Last July, I wrote an article entitled Smells Like Double Dip, outlining the depths that unscrupulous businesses will plumb in order to snare the unsuspecting. It was well received, and I had emails from others with similar stories. That particular scam was derived from the premise that the prospect of financial gain often suspends common sense.
This piece concerns a somewhat different human Achilles’ heel: ignorance of the law.
Five weeks ago, I spent a relaxing evening with a large group of friends at a smart riverside restaurant in central England. A popular place, car parking can be difficult. My car ended up in a solitary remaining space on a short approach road. Yesterday, I received a rather nasty, bullying letter from some outfit called Vehicle Control Services Ltd. It bore my name, address, car registration number, along with a demand for £100 (€126 or US$157) (Figure 79.1). I had – apparently – breached the ‘terms and conditions in the Privately Operated Car Park at Private Road (my italics)’. There was no mention of the main road, postcode or even the city itself. Also absent were the ‘terms and conditions’, any documentary evidence and the consequences of refusal to pay.
Figure 79.1: At first glance, this resembles a legitimate penalty notice. It is nothing of the kind, and hence fit only for the compost bin.
I was puzzled momentarily. Since when, I wondered, did parking on a public road with no yellow lines constitute an infringement on private property? I spent a few minutes reading the remainder of the communication. Aside from the spelling and grammatical errors, and clumsy ruses seemingly designed to mislead, it was clear that the company had no lawful right to demand payment. In England, it must be remembered, only a Court of Law, police enforcement unit or local government authority has any such power.
So, why are such notices legal? I suppose the company could, if pressed, argue that the notice is in fact an invoice – not an actual demand – for a charge emanating from a breach of contract on the driver’s part. Had the vehicle been intentionally parked on clearly-marked private property, and, in so doing, caused the landowner significant impediment or financial loss, then civil action for damages might conceivably result. It would not, however, warrant criminal proceedings, despite the company’s use of the words ‘Parking Charge Notice’ being a blatant imitation of the phrase ‘Penalty Charge Notice’ which is used by local councils. Furthermore, no contract was made between driver and company.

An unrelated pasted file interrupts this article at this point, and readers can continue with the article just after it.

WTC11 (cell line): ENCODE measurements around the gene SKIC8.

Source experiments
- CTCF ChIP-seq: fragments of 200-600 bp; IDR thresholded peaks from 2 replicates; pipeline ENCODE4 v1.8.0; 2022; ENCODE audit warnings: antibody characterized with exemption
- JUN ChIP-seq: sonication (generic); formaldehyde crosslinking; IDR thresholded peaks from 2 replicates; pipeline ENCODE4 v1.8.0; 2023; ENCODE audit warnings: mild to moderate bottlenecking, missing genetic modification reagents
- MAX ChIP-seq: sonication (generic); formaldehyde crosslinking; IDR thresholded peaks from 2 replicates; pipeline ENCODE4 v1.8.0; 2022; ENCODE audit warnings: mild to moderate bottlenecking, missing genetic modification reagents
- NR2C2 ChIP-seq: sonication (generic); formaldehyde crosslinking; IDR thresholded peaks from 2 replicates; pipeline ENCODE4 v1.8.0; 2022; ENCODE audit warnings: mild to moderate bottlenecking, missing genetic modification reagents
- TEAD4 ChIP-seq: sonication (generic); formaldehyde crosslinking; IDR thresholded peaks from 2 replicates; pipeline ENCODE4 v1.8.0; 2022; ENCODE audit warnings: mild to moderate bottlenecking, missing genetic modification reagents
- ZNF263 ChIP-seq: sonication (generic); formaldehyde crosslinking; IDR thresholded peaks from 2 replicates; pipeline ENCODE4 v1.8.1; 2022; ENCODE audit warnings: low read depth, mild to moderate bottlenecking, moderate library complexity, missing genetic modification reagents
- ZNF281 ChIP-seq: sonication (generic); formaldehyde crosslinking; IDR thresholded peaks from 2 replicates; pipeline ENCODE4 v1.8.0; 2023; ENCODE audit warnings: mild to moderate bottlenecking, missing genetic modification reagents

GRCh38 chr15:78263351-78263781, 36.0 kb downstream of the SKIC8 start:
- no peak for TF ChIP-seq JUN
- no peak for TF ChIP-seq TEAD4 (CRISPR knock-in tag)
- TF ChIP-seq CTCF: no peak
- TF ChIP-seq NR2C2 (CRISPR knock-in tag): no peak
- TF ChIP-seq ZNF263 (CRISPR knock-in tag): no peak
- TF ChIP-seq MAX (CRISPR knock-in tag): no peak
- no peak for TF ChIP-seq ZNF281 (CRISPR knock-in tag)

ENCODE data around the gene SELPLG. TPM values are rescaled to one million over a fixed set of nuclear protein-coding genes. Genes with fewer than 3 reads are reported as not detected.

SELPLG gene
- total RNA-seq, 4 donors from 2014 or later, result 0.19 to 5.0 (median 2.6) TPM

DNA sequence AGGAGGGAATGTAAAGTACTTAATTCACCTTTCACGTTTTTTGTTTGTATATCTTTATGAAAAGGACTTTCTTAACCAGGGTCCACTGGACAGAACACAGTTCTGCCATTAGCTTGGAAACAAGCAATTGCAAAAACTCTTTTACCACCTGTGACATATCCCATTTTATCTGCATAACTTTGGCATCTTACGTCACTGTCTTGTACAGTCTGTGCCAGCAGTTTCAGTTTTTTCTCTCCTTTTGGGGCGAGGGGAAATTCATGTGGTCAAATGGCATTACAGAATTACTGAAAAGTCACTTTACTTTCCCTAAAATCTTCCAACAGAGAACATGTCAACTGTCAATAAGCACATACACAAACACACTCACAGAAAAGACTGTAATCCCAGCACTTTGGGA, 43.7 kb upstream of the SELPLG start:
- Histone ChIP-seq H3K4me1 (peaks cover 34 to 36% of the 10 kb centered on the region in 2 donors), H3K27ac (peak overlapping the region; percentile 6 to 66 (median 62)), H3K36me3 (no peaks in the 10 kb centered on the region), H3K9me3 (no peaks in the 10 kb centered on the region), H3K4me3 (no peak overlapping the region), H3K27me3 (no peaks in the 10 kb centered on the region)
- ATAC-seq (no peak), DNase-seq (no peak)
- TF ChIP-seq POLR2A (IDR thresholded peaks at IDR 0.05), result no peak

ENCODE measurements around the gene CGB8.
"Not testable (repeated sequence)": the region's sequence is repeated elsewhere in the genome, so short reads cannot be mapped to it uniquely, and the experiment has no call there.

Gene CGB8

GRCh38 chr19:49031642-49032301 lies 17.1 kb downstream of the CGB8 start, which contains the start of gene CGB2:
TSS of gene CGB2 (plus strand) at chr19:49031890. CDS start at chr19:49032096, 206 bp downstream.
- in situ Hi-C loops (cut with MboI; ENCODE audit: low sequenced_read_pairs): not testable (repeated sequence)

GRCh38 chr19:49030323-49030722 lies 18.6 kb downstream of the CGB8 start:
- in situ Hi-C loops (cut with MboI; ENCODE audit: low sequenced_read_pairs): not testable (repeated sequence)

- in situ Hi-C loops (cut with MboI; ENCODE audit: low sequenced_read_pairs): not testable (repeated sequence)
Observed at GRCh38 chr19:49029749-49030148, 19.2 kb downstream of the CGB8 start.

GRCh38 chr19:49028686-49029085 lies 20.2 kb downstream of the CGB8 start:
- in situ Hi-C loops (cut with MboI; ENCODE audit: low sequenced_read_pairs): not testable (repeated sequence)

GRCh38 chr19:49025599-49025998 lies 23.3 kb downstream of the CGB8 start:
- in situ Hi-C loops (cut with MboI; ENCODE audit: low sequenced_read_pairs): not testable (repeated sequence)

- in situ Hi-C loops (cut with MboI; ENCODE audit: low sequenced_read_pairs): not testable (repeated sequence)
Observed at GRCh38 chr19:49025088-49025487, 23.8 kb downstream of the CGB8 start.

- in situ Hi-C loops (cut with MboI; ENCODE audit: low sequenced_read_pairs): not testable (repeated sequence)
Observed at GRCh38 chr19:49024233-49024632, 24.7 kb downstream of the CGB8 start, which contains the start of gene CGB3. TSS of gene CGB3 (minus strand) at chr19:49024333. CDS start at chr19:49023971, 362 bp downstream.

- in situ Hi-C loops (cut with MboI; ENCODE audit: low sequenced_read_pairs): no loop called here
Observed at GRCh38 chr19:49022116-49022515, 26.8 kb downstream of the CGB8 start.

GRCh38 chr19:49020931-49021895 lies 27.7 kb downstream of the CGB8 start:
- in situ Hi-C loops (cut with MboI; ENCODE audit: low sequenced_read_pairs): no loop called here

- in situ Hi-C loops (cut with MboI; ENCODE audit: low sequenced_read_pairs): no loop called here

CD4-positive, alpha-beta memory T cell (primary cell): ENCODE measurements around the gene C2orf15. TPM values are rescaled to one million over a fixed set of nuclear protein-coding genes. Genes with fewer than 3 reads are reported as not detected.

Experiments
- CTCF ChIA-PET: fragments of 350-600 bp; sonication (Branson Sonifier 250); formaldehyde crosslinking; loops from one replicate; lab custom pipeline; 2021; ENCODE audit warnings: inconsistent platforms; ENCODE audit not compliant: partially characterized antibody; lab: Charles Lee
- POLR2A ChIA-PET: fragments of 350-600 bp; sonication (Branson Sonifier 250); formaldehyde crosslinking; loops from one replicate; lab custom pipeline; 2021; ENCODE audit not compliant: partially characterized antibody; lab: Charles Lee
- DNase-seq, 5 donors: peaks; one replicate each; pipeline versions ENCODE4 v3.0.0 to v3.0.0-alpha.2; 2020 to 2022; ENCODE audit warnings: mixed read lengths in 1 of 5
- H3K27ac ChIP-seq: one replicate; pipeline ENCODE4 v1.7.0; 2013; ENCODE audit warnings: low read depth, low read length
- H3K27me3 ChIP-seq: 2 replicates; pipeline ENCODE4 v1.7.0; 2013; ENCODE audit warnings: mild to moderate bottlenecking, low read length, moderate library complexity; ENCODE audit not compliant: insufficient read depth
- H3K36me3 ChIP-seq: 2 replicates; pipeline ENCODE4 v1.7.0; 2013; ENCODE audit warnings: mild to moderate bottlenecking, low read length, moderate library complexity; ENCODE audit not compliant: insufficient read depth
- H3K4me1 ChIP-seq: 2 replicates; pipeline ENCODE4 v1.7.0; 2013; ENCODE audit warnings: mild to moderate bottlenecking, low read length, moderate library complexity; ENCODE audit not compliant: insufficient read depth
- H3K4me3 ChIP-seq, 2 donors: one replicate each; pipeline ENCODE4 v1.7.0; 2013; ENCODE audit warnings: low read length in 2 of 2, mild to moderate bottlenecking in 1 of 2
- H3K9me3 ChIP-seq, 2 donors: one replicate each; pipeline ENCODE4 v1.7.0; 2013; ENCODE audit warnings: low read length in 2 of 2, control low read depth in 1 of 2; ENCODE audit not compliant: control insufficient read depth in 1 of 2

A minor point of amusement was the creeping request to know who had been driving my car. Well, even if I know full well, I am under no legal obligation to disclose the individual’s identity.
Of course, if the matter did, incredibly, go to trial, then I expect the judge would split his sides laughing at the plantiff’s ineptitude.
Most people, I think, would understand that this is just another tedious variation of the hit-and-hope business model. There were numerous cars parked along that approach road. The cost of posting a letter is but a small fraction of a £100 ‘fine’, so if only a tiny proportion of recipients were sufficiently frightened into paying up, the company would still profit.
I hereby urge the British public to be aware of this type of insidious, money-grubbing scheme, which, for whatever reason, is not technically illegal. I shall, sensibly, ignore this and any subsequent threat-o-grams and would recommend all readers, if similarly affected, to act likewise, in the safe knowledge that there could be no justifiable grounds for litigation. Doubtless, though, I shall receive a stark ‘letter before action’ in due course, followed by heaven-knows-what-else.
My advice to – remember the name – Vehicle Control Services Ltd: go ahead, punks, and sue me. Let me enjoy my day in Court. I would wipe the floor with you – and counterclaim for costs.
Copyright © 2014 Paul Spradbery